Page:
Interesting Article on Digital Photography in the SF Chronicle


“Digital is “just a different animal,” he says, “a totally different medium.” Instead of the warmth of subtlety of film, “What’s there oftentimes is a hyper-reality.”

He mentions two artists, both extremely successful, who bend that hyper-reality to their advantage: Loretta Lux, a German artist living in Monaco who creates surreal, highly manipulated pictures of children in front of backdrops that look painted; and Gregory Crewdson, an American photographer who makes elaborate, highly cinematic images in huge formats. “

Thanks, David!

3 Replies to “Interesting Article on Digital Photography in the SF Chronicle”

  1. Seems that most if not all of the ‘experts’ who gave their opinion on digital capture are holdouts who have not or are resisting conversion from film to digital. I don’t buy their assessment that: (Instead of the warmth of subtlety of film, “What’s there oftentimes is a hyper-reality.”) or (Gray and others contacted for this article believe digital images can’t compare to film.) These statements are rather biased and in my opinion just plane false. There are endless examples of photographers who have been shooting digitally for many years that have produced prints comparable and in some cases superior to that produced by the traditional film and chemical print process. I do agree with their assessment that it is significantly more expensive to be a photographer in the digital age.

  2. You may want to read the lastest PDN — Crewdson talks about the fact he shoots everything with FILM — and that digital in no way gives him the richness that film does… The person writing the article in the Chronicle should do their homework…

  3. From article: “I was really resisting buying a digital camera, partly because it was $5,000 for a Canon 5-D and then you have to have a $5,000 printer to support it.” Being a photographer, she says, “costs much more than it ever did, and it takes an enormous amount of time to process the pictures. I have to own a variety of fine printers or let my standards slip entirely.”

    From Jeffh: “I do agree with their assessment that it is significantly more expensive to be a photographer in the digital age.”

    Allow me to disagree, but I think the assessment on the costs of digital is complete hogwash. From an hobbyist’s point of view, digital is much cheaper. My camera body cost me 1000$. Some cameras in the same class cost more, so let’s say it’s worth 1500$. I used to work neg and slide with a canon A-1, which you could buy for 200$ (body only) at the dawn of digital. Let’s be generous and say that I could go on e-bay right now and buy a body for 100$. In fact, let’s imagine that the price of film bodies is negligible (even though a good film body before digital was mature was still substantial). Developping C-41 in a commercial minilab was 5$ for 36 exposures. I’m not talking about quality work here, just the automated cartridge-in film-out minilab machine. My counter right now says 2250, after 3 months of use. This would have cost me over 300$ to developp. At this rate, I’ll have taken over 11 000 images one year after having purchased my camera. That’s slightly over 1500$ in processing costs.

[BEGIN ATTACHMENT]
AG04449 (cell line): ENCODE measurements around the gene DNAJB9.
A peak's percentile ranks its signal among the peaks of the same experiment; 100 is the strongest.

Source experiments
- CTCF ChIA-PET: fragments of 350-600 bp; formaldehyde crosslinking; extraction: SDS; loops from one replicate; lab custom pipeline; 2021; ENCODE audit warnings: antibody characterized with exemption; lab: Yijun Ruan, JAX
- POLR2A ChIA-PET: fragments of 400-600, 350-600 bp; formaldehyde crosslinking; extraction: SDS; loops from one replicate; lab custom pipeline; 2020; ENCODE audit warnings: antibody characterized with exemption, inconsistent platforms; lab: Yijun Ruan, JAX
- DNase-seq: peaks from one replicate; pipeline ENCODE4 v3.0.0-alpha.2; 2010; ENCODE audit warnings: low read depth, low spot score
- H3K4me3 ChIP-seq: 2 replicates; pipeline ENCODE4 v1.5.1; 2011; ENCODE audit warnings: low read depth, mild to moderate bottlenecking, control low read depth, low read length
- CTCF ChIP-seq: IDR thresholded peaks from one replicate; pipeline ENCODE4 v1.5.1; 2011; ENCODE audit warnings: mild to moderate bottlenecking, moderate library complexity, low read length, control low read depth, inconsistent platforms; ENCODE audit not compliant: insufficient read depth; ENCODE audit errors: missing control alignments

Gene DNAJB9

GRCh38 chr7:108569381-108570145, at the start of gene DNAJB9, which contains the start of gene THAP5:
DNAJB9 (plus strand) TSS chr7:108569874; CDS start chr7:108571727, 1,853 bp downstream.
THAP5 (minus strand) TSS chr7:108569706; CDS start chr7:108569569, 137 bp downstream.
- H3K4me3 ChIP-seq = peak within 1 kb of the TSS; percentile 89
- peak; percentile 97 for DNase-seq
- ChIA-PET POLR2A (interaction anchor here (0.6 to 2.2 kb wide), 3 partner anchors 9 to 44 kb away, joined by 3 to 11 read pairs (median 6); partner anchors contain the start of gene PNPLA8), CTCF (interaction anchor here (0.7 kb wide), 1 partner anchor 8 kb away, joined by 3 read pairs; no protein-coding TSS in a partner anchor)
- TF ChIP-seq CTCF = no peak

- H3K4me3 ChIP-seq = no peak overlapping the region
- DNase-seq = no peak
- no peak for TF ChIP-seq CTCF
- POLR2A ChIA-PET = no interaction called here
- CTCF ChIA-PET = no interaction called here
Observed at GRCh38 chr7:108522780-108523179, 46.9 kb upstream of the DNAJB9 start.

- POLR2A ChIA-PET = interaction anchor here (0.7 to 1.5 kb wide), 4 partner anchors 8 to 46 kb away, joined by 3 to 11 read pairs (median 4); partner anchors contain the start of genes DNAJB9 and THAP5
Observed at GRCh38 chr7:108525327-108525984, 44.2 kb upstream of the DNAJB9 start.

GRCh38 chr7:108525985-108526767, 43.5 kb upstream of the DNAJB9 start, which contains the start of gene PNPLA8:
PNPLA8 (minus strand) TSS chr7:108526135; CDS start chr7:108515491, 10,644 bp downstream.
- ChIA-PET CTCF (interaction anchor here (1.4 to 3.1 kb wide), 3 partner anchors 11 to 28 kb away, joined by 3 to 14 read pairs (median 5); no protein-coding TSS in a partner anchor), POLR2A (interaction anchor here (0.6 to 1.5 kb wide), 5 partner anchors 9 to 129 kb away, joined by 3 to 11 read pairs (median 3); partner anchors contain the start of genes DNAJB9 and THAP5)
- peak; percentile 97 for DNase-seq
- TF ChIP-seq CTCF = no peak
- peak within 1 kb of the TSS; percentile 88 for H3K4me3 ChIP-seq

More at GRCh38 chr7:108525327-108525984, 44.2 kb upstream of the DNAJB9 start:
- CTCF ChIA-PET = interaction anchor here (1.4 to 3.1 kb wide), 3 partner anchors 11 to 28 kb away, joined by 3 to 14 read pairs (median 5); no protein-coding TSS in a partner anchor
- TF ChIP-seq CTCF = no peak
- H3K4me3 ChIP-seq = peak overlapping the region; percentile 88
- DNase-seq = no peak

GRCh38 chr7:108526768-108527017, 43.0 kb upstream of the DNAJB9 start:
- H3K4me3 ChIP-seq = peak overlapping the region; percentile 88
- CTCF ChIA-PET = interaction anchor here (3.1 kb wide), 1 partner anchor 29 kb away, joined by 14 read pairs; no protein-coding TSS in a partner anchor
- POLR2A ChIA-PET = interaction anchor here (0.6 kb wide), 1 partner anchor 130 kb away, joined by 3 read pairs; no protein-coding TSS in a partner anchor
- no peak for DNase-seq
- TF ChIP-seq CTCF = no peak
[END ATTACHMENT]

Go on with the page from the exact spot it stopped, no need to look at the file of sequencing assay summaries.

Yes, the initial investment is expensive with digital. I have to basically pay one to two years of processing costs initially for a body. My body will last me more than two years (maybe some people here are much more technology happy than I am and change body every 6 months, but then you have to evaluate how much you can sell the old body for.) In any case, it’s simple to see that within the life of your equipment, even if you were to own two bodies because you can’t afford to switch lenses (in which case I would hope you shoot more than I do) you will have repaid your investment.

    Maybe there’s something I’m missing about professionnals, but professional costs were quite high back then. They may well have all forgotten what it used to cost to get a professional lab to print one of your images. That would be hypocritical of them. It was definitely not cheap, believe me.

    And time? I remember how long I used to spend in the darkroom working on a project, breathing toxic fumes (although I’ll be the first to admit it was great being a little stone after the darkroom sessions). Maybe it’s because I wasn’t that good, although everytime I read the biography of a photographer that was famous before 1990, they all talk about the long hours they would spend in the lab, trying to get exactly the result they wanted.

    I’ll agree that the results you get with digital are different than with film. They’re different mediums. But the bit about costs and time spent working on images is just hogwash if you ask me.

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